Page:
We get to follow Windflower through the Elias Martin case from start to finish. What did you have to keep in mind as you were constructing it?
I am a ‘pantser’ which means that I don’t really know what is going to happen next. The Characters talk and I listen and write it down. I just have to make sure that I let the story lead and not try and predict what is going to happen. It’s fun, but kinda like a roller coaster ride. I scream a lot!!
Obviously, you are quite familiar with RCMP protocol. How difficult was it to research what the RCMP does through murder investigations?
There is a lot of research required to make sure that you get it right. Luckily I have a few ‘experts’ as part of my reading and editing team who point out mistakes before I get too far. A lot of this stuff is actually common sense, and it is one of the areas where it’s much better to be simple and stick to the facts. Creativity here could get you into a lot of trouble.
Getting glimpses of Windflower’s personal life–his native heritage and his relationship with Sheila, for example–help to round out his character. Will we be seeing more of those aspects in future novels?
Absolutely. The second book in the series, The Body on the T, focuses much more on character development so readers will find out a lot more about Windflower. His character and mettle are tested personally and professionally and he has to rely on his culture and traditions to find strength and support.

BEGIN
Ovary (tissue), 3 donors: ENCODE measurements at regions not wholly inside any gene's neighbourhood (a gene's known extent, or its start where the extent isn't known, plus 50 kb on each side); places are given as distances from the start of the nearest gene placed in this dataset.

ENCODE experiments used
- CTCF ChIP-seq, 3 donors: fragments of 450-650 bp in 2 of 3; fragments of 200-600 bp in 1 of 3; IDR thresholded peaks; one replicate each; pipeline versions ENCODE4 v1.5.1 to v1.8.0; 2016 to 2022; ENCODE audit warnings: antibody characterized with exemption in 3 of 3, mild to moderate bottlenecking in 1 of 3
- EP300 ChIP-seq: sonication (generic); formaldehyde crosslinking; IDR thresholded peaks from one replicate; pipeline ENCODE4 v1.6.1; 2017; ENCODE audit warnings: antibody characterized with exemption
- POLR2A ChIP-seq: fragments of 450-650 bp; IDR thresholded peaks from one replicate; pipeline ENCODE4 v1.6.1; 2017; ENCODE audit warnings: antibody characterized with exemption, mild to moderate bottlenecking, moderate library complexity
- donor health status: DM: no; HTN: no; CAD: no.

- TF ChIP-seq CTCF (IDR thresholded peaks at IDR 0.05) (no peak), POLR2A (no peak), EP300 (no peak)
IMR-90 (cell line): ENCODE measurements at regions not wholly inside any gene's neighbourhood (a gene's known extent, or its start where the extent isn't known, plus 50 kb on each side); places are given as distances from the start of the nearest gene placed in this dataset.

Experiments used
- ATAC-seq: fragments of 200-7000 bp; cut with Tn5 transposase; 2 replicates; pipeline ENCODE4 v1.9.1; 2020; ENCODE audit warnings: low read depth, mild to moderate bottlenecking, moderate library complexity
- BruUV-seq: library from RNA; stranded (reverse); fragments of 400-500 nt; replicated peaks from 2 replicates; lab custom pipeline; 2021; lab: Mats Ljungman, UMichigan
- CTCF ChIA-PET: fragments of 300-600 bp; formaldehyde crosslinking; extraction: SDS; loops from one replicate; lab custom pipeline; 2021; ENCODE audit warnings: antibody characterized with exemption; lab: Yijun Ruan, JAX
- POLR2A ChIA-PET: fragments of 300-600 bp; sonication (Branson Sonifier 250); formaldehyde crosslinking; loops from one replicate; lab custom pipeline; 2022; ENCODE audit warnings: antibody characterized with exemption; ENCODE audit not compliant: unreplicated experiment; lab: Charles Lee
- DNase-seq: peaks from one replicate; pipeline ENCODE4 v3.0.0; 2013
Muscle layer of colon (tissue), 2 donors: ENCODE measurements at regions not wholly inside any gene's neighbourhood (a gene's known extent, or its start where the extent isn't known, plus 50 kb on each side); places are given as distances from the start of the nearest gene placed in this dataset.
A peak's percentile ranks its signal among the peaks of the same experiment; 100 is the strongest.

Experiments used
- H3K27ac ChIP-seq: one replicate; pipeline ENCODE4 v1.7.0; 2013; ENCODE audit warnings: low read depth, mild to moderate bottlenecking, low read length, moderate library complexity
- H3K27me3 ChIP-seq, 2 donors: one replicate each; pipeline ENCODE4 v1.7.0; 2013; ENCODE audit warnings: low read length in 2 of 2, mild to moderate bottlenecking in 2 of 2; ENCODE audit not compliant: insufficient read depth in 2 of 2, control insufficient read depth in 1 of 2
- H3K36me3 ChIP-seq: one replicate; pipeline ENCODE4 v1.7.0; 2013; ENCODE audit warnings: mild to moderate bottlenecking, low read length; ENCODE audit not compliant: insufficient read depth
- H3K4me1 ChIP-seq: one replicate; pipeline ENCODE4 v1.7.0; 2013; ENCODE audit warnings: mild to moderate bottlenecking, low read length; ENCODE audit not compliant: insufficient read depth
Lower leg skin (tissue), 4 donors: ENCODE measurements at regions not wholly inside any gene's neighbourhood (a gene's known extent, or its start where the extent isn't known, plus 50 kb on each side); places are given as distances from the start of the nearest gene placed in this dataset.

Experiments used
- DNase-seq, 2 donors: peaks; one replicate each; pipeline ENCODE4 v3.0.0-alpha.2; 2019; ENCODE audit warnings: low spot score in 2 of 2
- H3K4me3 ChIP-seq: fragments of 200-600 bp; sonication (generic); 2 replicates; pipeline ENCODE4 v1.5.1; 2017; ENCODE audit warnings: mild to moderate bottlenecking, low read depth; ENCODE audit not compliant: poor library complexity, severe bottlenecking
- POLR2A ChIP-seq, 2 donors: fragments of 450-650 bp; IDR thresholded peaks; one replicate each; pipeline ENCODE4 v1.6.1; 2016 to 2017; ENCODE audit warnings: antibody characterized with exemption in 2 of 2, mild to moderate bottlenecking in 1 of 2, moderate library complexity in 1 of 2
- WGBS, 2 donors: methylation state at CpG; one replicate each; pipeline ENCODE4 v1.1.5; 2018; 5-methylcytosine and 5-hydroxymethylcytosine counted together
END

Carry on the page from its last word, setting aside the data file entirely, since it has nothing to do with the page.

What’s next for Windflower and, of course, you?
Book #2 in the series, The Body on the T. is just out in e-book form on Amazon.com and Chapters.ca so that means a lot of online visiting and blog tours etc. And I am working on the next book in the series. Book # 3 will have a special focus on Windflower’s native background including a visit from his uncle who helps him interpret some of his dreams.
That sounds fabulous!
The Walker on the Cape is available at:

Book Locker 


Review: The Walker on the Cape – Cate’s take

Cover Walker

Genre: Mystery

Rating: Maybe

When the body of Elias Martin is found on the Cape overlooking Grand Bank, Newfoundland, RMCP officer Sgt. Winston Windflower embarks on an investigation that threatens to shake the foundations of the small coastal town. I have to say, I did enjoy this book, though it reads more like a police procedural than an actual mystery. We follow Windflower’s every move from the beginning of the case to its surprising end, and at points, the story is bogged down in technical detail. Where I thought Windflower might offer some kind of insight, he doesn’t, and I was a little disappointed in that aspect. I would have liked more from the protagonist.

What Martin does give us is a by-the-books (mostly, because what’s the appeal of a guy who does it by the books all the time?) murder investigation. We get to play along with Windflower and his side-kick Eddie Tizzard as they work the case, interrogate suspects, and put the pieces together. We also get glimpses into Windflower’s personal life through a friend who has connections to the pretty owner of the café he frequents, but the focus is on the murder of an old man with few friends.

All in all, this was a good story, but l really wanted more from the narrative. I felt too much like an outsider looking in on the book, and it was difficult for me to get into Windflower’s mind.


The Walker on the Cape is available at:

Book Locker